It’s amazing to see everyone getting involved in VR development. This used to be relegated to a small set of academics and foolhardy startup veterans like me.
I especially can’t wait to try the Vive in conjunction with what they’re here calling environment mapping. It’s the closest thing we have to high quality AR right now.
I have a few nits with the article though, based on some 20 years experience with VR. Most of these made it into the Metaverse Roadmap doc.
Here’s an old glossary of VR that summed up the research as 10 years ago (when I wrote it). In general, I think folks are overloading “presence” too much and only just beginning to grok what else is missing.
What’s really going on is a virtuous cycle that starts with Presence, requires Interactivity, such that people can affect the world. The extent to which the world is mutated by your interaction or mere presence is called Reflectivity. This includes just seeing your own body and seeing it move the way you imagined, or vice versa (also called proprioception, which is greatly hindered by having opaque goggles on). If we get this far, we can develop a kind of Resonance (a self-reinforcing signal) that builds with each positive interaction in this cycle. OTOH, every time this cycle is broken, like when you put your hand through a wall, or something doesn’t move when you expect it to, it degrades the resonance and erodes the effect, sometimes severely.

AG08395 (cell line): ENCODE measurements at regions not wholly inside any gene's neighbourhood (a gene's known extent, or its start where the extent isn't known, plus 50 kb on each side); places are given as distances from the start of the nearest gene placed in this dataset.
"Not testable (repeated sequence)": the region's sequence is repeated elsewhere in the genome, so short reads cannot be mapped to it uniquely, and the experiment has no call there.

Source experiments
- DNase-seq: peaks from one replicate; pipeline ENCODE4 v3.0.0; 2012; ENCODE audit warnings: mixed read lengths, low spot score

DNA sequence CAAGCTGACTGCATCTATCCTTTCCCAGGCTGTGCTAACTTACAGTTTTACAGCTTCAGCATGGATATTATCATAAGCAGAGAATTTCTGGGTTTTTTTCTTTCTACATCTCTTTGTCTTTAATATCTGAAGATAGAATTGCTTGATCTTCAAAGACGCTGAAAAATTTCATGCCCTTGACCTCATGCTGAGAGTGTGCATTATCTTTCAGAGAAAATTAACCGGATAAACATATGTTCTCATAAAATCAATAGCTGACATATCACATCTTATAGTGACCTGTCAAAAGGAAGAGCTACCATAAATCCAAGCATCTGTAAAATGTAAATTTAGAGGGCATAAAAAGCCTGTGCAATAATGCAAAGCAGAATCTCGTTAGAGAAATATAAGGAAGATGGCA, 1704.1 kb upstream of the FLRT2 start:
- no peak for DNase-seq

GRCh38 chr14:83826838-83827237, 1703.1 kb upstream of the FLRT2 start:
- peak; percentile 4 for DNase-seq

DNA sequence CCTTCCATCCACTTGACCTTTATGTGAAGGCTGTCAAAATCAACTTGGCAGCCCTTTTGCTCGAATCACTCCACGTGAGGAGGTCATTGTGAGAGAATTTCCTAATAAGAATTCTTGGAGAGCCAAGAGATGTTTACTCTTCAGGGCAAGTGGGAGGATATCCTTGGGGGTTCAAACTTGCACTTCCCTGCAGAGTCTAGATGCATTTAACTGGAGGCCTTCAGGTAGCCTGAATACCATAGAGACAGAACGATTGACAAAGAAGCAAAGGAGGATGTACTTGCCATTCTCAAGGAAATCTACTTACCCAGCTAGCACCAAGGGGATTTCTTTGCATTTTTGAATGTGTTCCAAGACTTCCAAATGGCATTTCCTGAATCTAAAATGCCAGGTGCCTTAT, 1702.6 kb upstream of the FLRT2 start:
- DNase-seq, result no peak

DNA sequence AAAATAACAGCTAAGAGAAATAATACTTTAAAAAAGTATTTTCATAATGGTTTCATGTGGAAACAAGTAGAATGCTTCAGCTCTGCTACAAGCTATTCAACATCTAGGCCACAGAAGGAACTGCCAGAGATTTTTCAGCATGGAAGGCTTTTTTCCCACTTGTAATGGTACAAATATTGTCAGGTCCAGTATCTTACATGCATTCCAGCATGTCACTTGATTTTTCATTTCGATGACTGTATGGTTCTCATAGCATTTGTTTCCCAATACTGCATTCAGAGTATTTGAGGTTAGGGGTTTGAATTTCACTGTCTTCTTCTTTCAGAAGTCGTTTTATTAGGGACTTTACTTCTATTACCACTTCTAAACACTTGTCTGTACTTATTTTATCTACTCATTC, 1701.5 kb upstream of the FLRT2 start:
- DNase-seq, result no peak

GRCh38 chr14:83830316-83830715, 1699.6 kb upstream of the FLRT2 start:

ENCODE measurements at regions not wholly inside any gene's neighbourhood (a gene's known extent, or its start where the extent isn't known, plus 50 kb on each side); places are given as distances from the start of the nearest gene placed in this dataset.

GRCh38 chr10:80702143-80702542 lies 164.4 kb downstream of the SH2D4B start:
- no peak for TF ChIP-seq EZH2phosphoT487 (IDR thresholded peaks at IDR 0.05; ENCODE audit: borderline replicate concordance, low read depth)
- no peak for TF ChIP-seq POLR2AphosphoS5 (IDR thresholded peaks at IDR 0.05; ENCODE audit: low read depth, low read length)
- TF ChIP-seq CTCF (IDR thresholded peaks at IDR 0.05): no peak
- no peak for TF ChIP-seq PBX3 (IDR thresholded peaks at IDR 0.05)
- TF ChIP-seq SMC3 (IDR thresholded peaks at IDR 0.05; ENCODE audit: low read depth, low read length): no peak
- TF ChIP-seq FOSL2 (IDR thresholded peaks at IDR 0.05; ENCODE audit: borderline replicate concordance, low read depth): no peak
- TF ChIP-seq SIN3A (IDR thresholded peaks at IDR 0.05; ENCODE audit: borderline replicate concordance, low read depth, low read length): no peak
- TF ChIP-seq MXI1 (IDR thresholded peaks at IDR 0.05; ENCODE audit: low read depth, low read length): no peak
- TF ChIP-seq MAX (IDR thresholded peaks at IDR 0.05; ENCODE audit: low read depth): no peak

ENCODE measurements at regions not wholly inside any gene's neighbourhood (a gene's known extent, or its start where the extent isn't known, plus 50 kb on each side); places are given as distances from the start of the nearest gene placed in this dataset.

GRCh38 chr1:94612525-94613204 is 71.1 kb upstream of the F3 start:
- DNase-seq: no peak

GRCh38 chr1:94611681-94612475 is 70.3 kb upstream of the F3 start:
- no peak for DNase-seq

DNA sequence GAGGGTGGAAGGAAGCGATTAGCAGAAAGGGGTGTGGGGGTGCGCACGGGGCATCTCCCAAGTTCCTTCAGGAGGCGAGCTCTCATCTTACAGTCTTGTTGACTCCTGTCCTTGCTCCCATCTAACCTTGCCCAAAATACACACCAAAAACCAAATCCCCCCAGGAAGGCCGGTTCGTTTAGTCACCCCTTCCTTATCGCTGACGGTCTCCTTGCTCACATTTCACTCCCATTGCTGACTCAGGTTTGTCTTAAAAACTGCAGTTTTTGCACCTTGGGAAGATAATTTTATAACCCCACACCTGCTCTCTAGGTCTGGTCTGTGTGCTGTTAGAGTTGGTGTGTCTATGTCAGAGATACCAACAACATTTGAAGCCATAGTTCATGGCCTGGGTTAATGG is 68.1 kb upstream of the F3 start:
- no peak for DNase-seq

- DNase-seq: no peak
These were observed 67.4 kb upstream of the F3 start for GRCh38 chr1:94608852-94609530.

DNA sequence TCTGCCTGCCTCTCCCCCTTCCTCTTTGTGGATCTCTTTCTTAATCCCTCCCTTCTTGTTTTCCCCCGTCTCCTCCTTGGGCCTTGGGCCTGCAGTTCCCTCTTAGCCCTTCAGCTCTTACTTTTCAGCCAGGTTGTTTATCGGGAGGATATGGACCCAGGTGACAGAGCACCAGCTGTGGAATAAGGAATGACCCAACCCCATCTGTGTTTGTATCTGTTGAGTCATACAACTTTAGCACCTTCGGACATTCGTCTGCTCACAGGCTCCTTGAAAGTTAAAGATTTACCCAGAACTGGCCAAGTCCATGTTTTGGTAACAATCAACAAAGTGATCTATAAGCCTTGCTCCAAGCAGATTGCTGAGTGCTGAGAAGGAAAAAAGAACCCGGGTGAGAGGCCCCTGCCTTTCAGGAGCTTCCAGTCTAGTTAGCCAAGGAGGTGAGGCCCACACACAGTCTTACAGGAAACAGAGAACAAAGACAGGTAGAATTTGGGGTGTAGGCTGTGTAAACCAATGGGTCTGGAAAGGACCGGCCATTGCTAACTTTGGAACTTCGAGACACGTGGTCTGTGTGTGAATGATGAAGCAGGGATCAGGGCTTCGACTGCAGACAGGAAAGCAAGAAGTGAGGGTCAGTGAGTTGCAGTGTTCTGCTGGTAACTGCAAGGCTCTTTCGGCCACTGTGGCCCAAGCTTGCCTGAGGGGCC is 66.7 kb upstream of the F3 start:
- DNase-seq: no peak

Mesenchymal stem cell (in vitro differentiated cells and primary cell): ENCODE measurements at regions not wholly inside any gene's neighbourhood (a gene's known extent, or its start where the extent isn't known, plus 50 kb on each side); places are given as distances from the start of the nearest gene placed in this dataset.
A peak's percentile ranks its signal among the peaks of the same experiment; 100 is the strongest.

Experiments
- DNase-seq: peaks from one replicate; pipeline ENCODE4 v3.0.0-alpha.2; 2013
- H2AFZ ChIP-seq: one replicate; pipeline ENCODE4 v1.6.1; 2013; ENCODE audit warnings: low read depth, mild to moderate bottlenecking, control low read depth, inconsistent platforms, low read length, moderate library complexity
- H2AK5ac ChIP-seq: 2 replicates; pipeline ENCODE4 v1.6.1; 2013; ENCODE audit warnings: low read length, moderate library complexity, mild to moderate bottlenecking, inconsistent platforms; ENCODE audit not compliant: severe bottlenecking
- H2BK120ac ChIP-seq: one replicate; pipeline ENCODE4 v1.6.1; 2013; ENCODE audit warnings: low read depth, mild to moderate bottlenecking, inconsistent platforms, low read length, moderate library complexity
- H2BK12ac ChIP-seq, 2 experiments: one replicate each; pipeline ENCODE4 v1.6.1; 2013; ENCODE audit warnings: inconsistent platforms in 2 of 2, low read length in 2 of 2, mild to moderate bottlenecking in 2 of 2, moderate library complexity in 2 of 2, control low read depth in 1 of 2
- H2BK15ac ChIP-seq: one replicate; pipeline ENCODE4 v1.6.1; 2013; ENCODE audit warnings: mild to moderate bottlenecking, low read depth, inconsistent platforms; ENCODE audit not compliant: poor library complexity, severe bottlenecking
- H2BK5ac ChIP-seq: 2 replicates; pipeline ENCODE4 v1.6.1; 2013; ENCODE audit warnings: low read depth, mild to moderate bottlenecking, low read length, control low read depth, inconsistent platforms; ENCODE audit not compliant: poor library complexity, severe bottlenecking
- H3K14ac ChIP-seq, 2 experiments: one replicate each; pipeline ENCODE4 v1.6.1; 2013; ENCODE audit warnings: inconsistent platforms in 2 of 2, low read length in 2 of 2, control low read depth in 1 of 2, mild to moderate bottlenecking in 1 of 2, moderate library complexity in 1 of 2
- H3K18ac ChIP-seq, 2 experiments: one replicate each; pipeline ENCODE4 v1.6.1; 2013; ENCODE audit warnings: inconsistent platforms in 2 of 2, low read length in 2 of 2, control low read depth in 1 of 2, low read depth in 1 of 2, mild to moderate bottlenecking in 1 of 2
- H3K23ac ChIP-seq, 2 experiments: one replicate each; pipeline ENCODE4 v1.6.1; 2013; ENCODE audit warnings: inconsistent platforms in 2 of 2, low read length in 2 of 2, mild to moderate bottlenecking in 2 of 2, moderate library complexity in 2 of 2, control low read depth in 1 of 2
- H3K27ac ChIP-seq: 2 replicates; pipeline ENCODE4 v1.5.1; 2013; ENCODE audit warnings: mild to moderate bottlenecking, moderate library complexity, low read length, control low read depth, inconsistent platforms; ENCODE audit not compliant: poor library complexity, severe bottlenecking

When it works, we get a two-way synchronization between the entirely computational virtual world inside the computer and the entirely mental virtual world in your brain. This mimics what happens naturally, when we model the real world and our models are validated or refined by each interaction.
It’s not much more complicated than that.
But for those working on latency, resolution, etc.., that’s only the first 25% of the job. Physical interaction is also key, eventually haptic. But so is making the virtual world mutable enough for participants to impact it, so their interactions are credible across low and high-level systems in our brains. Sticking to how things work in nature is always a good starting place.